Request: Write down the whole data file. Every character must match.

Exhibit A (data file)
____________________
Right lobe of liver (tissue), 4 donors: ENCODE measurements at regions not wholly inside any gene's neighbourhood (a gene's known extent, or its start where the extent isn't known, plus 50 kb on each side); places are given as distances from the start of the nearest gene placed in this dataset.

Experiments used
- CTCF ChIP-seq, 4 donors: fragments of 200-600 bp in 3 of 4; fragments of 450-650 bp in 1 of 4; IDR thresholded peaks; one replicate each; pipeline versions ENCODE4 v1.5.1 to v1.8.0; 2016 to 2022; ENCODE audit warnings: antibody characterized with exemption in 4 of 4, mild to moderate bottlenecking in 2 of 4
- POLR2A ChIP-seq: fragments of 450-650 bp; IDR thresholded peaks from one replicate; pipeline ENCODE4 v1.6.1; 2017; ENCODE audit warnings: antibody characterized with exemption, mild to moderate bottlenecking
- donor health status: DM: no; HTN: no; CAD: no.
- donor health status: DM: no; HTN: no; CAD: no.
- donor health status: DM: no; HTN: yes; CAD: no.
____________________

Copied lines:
Right lobe of liver (tissue), 4 donors: ENCODE measurements at regions not wholly inside any gene's neighbourhood (a gene's known extent, or its start where the extent isn't known, plus 50 kb on each side); places are given as distances from the start of the nearest gene placed in this dataset.

Experiments used
- CTCF ChIP-seq, 4 donors: fragments of 200-600 bp in 3 of 4; fragments of 450-650 bp in 1 of 4; IDR thresholded peaks; one replicate each; pipeline versions ENCODE4 v1.5.1 to v1.8.0; 2016 to 2022; ENCODE audit warnings: antibody characterized with exemption in 4 of 4, mild to moderate bottlenecking in 2 of 4
- POLR2A ChIP-seq: fragments of 450-650 bp; IDR thresholded peaks from one replicate; pipeline ENCODE4 v1.6.1; 2017; ENCODE audit warnings: antibody characterized with exemption, mild to moderate bottlenecking
- donor health status: DM: no; HTN: no; CAD: no.
- donor health status: DM: no; HTN: no; CAD: no.
- donor health status: DM: no; HTN: yes; CAD: no.